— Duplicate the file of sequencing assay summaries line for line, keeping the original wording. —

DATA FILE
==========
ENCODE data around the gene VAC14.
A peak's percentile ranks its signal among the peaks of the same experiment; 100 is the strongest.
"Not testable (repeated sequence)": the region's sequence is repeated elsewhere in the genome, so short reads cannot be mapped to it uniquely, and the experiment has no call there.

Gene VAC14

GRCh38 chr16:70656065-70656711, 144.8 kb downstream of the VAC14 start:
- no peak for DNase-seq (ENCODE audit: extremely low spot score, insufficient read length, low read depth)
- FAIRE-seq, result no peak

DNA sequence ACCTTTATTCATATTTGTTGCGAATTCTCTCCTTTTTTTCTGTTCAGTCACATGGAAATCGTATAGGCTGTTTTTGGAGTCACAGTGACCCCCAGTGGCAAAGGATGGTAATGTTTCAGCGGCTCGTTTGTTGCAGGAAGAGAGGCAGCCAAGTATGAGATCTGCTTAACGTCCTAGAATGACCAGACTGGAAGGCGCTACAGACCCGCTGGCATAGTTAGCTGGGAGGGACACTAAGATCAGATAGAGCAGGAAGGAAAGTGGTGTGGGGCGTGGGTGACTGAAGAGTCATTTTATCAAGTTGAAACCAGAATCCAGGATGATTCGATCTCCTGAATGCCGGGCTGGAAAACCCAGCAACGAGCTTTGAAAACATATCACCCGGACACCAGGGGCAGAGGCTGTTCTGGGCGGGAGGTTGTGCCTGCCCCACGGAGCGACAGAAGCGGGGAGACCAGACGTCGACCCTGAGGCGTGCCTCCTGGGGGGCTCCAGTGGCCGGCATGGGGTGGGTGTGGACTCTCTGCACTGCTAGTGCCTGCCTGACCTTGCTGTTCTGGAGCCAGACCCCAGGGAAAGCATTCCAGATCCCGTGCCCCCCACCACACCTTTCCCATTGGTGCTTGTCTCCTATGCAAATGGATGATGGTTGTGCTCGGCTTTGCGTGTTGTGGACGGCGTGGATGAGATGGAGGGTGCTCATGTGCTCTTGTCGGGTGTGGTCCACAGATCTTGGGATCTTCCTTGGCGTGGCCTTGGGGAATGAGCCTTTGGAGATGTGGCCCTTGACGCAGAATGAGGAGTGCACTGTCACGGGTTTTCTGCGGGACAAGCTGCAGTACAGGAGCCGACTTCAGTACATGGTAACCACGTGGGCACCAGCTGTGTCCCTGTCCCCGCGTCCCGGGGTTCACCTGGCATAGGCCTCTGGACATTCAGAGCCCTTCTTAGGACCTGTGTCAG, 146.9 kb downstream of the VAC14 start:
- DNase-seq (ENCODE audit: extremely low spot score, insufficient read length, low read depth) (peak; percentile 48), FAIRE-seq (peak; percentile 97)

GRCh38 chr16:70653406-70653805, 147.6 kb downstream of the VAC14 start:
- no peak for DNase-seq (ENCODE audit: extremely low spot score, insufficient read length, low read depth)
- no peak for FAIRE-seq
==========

ENCODE data around the gene VAC14.
A peak's percentile ranks its signal among the peaks of the same experiment; 100 is the strongest.
"Not testable (repeated sequence)": the region's sequence is repeated elsewhere in the genome, so short reads cannot be mapped to it uniquely, and the experiment has no call there.

Gene VAC14

GRCh38 chr16:70656065-70656711, 144.8 kb downstream of the VAC14 start:
- no peak for DNase-seq (ENCODE audit: extremely low spot score, insufficient read length, low read depth)
- FAIRE-seq, result no peak

DNA sequence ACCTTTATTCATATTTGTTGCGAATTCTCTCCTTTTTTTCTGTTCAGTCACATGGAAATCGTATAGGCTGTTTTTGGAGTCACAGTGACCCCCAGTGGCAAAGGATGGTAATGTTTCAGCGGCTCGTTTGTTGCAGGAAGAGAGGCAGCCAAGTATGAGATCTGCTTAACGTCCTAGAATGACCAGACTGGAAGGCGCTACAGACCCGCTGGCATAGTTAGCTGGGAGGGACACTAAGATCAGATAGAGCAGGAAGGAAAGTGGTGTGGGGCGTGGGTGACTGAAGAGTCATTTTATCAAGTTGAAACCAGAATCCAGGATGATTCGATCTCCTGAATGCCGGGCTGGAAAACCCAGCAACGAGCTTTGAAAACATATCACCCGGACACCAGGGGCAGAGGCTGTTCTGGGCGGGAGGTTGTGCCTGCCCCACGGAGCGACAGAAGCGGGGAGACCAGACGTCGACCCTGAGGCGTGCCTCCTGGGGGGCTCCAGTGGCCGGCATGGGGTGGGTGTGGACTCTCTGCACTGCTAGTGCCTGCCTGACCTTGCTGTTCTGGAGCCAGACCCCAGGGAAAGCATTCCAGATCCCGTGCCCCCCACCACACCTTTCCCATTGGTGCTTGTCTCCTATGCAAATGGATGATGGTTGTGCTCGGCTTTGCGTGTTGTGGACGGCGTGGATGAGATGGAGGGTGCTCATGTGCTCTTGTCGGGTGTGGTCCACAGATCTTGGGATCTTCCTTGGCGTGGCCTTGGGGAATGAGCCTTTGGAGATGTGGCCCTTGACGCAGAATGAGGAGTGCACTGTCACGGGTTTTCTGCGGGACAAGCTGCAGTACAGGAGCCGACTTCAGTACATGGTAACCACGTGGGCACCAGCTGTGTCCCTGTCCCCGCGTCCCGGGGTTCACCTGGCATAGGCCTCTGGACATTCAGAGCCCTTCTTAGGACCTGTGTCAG, 146.9 kb downstream of the VAC14 start:
- DNase-seq (ENCODE audit: extremely low spot score, insufficient read length, low read depth) (peak; percentile 48), FAIRE-seq (peak; percentile 97)

GRCh38 chr16:70653406-70653805, 147.6 kb downstream of the VAC14 start:
- no peak for DNase-seq (ENCODE audit: extremely low spot score, insufficient read length, low read depth)
- no peak for FAIRE-seq